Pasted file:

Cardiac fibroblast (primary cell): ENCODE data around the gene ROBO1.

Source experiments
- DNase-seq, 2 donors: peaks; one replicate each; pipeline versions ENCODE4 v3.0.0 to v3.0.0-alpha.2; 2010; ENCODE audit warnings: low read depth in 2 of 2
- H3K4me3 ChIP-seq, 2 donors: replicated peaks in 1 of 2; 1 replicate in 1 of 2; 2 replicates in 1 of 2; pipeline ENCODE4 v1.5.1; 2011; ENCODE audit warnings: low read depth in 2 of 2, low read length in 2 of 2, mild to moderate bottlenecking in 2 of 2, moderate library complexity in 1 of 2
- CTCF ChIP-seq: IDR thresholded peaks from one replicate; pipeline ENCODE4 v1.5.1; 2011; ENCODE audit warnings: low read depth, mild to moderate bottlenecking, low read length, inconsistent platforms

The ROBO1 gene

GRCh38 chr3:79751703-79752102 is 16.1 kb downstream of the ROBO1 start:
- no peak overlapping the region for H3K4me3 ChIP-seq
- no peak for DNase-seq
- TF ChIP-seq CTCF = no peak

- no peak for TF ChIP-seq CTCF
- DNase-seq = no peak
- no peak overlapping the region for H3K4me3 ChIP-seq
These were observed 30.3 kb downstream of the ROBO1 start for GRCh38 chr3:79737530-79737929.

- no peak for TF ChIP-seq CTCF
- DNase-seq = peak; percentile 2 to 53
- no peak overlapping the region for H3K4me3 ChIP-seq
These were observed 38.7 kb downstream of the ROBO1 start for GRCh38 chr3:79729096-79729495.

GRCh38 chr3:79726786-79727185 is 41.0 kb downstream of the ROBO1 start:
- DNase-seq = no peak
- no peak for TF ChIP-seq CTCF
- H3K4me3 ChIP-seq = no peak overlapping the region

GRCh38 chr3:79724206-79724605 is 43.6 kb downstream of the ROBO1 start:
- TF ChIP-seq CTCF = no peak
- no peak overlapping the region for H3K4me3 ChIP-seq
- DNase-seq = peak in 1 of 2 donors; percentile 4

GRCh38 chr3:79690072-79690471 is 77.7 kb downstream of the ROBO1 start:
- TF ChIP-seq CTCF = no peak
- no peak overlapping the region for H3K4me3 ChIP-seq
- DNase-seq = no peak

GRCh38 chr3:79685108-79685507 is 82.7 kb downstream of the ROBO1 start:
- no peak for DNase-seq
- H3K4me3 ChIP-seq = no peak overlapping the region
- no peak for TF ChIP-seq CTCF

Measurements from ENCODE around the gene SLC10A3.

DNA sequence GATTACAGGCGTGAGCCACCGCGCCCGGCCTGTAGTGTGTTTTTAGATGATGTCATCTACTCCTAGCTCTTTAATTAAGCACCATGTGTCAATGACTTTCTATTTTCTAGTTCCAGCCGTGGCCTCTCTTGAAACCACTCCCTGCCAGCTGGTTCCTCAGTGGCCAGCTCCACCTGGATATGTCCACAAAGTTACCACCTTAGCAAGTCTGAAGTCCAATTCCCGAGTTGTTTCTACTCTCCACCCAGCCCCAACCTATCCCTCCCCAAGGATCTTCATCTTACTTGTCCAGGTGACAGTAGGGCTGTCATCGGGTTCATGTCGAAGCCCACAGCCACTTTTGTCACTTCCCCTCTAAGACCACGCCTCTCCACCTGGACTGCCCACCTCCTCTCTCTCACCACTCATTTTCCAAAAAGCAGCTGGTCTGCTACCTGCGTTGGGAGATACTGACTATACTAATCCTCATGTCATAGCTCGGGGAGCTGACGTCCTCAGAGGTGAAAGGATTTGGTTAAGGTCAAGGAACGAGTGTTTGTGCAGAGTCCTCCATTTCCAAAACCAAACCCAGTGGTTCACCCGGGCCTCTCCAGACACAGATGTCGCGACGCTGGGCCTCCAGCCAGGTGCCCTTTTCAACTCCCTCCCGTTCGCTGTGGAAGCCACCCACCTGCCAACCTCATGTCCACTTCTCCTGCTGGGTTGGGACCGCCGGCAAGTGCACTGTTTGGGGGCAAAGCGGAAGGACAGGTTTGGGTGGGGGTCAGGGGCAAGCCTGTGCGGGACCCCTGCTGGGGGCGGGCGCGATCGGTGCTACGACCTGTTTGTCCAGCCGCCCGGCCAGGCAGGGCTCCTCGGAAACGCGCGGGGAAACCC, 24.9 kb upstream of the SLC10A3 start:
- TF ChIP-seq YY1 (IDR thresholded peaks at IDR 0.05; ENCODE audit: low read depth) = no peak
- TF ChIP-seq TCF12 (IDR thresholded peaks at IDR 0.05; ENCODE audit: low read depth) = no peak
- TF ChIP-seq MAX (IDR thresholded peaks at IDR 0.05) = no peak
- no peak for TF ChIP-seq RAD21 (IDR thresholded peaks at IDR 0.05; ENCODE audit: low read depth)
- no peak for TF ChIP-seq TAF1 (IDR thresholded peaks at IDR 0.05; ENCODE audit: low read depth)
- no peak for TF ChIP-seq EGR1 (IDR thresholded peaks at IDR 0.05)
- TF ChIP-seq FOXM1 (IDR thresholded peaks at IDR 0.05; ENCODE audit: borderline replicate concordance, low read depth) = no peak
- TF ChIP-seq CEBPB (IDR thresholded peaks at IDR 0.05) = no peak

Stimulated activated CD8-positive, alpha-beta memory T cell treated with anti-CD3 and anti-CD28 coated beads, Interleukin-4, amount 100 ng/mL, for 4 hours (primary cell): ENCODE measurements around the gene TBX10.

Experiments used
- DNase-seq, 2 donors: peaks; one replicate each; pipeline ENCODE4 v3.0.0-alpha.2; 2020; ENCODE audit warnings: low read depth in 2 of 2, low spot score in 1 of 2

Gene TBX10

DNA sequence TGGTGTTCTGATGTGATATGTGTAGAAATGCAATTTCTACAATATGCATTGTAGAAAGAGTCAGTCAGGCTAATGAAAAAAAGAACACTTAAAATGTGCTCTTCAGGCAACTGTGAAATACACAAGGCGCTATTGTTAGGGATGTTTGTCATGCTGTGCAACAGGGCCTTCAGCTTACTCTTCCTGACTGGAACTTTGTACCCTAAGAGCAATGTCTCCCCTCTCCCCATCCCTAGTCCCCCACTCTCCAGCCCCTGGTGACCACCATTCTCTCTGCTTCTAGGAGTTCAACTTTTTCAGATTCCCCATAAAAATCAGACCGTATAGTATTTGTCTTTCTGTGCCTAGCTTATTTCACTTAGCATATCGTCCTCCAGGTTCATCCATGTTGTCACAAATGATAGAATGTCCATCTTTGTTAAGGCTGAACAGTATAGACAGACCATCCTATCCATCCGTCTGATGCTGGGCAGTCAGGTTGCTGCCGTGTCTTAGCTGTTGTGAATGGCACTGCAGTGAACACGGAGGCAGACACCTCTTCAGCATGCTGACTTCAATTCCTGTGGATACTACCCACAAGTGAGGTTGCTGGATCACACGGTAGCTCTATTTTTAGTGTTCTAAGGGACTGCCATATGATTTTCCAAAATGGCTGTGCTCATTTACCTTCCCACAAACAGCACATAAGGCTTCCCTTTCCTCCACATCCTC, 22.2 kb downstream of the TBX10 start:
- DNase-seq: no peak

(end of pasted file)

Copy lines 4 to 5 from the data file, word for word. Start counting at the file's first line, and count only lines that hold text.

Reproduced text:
- H3K4me3 ChIP-seq, 2 donors: replicated peaks in 1 of 2; 1 replicate in 1 of 2; 2 replicates in 1 of 2; pipeline ENCODE4 v1.5.1; 2011; ENCODE audit warnings: low read depth in 2 of 2, low read length in 2 of 2, mild to moderate bottlenecking in 2 of 2, moderate library complexity in 1 of 2
- CTCF ChIP-seq: IDR thresholded peaks from one replicate; pipeline ENCODE4 v1.5.1; 2011; ENCODE audit warnings: low read depth, mild to moderate bottlenecking, low read length, inconsistent platforms